- Ioannis D. Stefanidis (2006). "6". Reconstructing Greece as a European State: Venizelos' Last Premiership 1928–1932. Eleftherios Venizelos - The Trials of Statesmanship. Edinburgh University Press. ISBN 074-863-364-2. Retrieved 25 August 2012.
- Great Greek Encyclopedia, p. 153–154.
- Great Greek Encyclopedia, p. 162.
- Statistical Yearbook of Greece–1936, p. 168.
- "Οικονομικό Δελτίο" [Financial Report] (PDF). www.bankofgreece.gr. Bank of Greece. July 1999.
- Tzokas, Spyros (2002). Το αναπτυξιακό έργο της κυβέρνησης Βενιζέλου [The investment programme of the Venizelos government]. Ο Ελευθέριος Βενιζέλος και το Εγχείρημα του Αστικού Εκσυχρονισμού 1928–1932 [Eleftherios Venizelos and the Attempt at Urban Modernisation 1928–1932]. Athens: Themelio. p. 130. ISBN 978-960-310-286-1.
- Great Greek Encyclopedia, p. 155.
- Statistical Yearbook of Greece–1931, p. 125.
- Christine Agriantoni (2006). "10". Venizelos and Economic Policy. Eleftherios Venizelos - The Trials of Statesmanship. Edinburgh University Press. ISBN 9780748633647. Retrieved 25 August 2012.
- Sophia Lazaretou (2003). "Greek Monetary Economics in Retrospect: The Adventures of the Drachma" (PDF). National Bank of Greece. Retrieved 2 March 2014.
- Michalis M. Psalidopoulos (2011). "Monetary Management and Economic Crisis: The Policy of the Bank of Greece, 1929–1941" (PDF). National Bank of Greece. Retrieved 2 March 2014.
- Statistical Yearbook of Greece–1936, p. 524.
- "Δραχμή" [Drachma]. www.bankofgreece.gr. Bank of Greece. Retrieved 30 January 2019.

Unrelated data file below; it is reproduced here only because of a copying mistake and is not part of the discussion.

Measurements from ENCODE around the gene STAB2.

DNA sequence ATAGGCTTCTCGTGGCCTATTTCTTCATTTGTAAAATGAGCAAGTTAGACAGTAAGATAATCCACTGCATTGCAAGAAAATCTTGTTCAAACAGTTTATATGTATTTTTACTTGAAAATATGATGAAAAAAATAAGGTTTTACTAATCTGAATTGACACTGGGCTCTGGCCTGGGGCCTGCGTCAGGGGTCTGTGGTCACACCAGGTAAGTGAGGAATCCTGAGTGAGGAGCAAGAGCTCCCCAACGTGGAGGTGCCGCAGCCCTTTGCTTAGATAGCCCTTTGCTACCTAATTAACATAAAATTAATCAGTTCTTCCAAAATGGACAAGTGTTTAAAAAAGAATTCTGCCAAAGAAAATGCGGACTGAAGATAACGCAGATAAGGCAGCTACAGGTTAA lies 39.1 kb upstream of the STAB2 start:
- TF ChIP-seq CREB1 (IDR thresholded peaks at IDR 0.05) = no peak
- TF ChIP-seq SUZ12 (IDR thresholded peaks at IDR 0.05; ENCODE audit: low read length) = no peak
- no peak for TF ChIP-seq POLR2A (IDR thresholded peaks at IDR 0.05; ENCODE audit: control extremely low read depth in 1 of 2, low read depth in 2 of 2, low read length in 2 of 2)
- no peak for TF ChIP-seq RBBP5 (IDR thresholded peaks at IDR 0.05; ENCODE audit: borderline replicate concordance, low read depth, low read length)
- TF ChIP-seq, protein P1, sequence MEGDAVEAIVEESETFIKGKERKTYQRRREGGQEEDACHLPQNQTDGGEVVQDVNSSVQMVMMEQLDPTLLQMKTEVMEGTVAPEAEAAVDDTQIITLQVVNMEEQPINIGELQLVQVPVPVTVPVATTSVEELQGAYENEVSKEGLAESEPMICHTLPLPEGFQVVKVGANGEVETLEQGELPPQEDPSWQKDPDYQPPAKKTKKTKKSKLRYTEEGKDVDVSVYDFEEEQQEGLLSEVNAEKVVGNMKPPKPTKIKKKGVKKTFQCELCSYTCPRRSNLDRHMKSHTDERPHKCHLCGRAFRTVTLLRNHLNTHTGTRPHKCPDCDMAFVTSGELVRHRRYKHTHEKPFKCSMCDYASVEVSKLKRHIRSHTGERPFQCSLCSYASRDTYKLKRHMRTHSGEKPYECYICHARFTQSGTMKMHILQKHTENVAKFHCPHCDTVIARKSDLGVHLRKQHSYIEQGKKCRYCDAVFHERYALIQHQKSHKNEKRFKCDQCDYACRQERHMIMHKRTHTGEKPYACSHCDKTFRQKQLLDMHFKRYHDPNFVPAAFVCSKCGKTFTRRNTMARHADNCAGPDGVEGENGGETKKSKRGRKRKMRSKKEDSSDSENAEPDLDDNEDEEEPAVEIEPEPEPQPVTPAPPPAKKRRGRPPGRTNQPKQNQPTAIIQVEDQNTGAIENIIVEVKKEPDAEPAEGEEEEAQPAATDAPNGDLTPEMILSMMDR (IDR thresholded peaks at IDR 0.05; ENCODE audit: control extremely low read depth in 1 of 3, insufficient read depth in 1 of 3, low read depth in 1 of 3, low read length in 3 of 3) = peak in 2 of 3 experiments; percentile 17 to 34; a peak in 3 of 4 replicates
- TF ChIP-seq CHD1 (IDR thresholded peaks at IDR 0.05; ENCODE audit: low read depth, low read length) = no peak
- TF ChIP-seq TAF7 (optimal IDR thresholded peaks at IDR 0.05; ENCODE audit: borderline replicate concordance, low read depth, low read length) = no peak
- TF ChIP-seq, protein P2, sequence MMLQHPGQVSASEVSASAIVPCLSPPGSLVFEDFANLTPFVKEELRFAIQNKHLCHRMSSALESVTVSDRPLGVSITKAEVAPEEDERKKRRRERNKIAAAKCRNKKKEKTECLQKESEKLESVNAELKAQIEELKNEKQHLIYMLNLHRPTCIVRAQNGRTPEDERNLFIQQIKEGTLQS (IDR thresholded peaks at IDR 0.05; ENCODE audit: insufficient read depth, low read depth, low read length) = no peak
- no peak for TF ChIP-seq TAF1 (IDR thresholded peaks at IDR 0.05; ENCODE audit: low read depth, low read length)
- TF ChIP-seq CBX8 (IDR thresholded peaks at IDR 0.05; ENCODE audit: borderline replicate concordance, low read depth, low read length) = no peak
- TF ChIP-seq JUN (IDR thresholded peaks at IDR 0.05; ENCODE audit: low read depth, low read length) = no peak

- Statistical Yearbook of Greece–1936, p. 525.
- Statistical Yearbook of Greece–1936, p. 106.
- Greek National Tourism Organization. "Ιστορία" [History]. www.gnto.gov.gr (in Greek). Retrieved 2 September 2018.
- Tzokas, Spyros (2002). Το αναπτυξιακό έργο της κυβέρνησης Βενιζέλου [The investment programme of the Venizelos government]. Ο Ελευθέριος Βενιζέλος και το Εγχείρημα του Αστικού Εκσυχρονισμού 1928–1932 [Eleftherios Venizelos and the Attempt at Urban Modernisation 1928–1932]. Athens: Themelio. pp. 146–149. ISBN 978-960-310-286-1.
- Great Greek Encyclopedia, p. 223–237.
- Statistical Yearbook of Greece–1936, p. 111–113.
- A. A. Pallis (1929). "The Greek Census of 1928". The Geographical Journal. 73 (6): 543–548. doi:10.2307/1785338. JSTOR 1785338.
- Great Greek Encyclopedia, p. 412.
- Νόμος 5733 [Law 5733] (PDF) (in Greek), Athens: Hellenic Parliament, 11 October 1932
- Great Greek Encyclopedia, p. 414.
- Rapti, Vasiliki (2007). Gro, Hagemann (ed.). Reciprocity and Redistribution: Work and Welfare Reconsidered. Edizioni Plus – Pisa University Press. p. 48. ISBN 9788884924650.
- Teneketzis, K. (2007). "Κοινωνικες συνθήκες υπό το καθεστώς της 4ης Αυγούστου 1936" (PDF). Journal of the Technical Education Institute of Piraeus (in Greek). XI: 29–52. ISSN 1106-4110.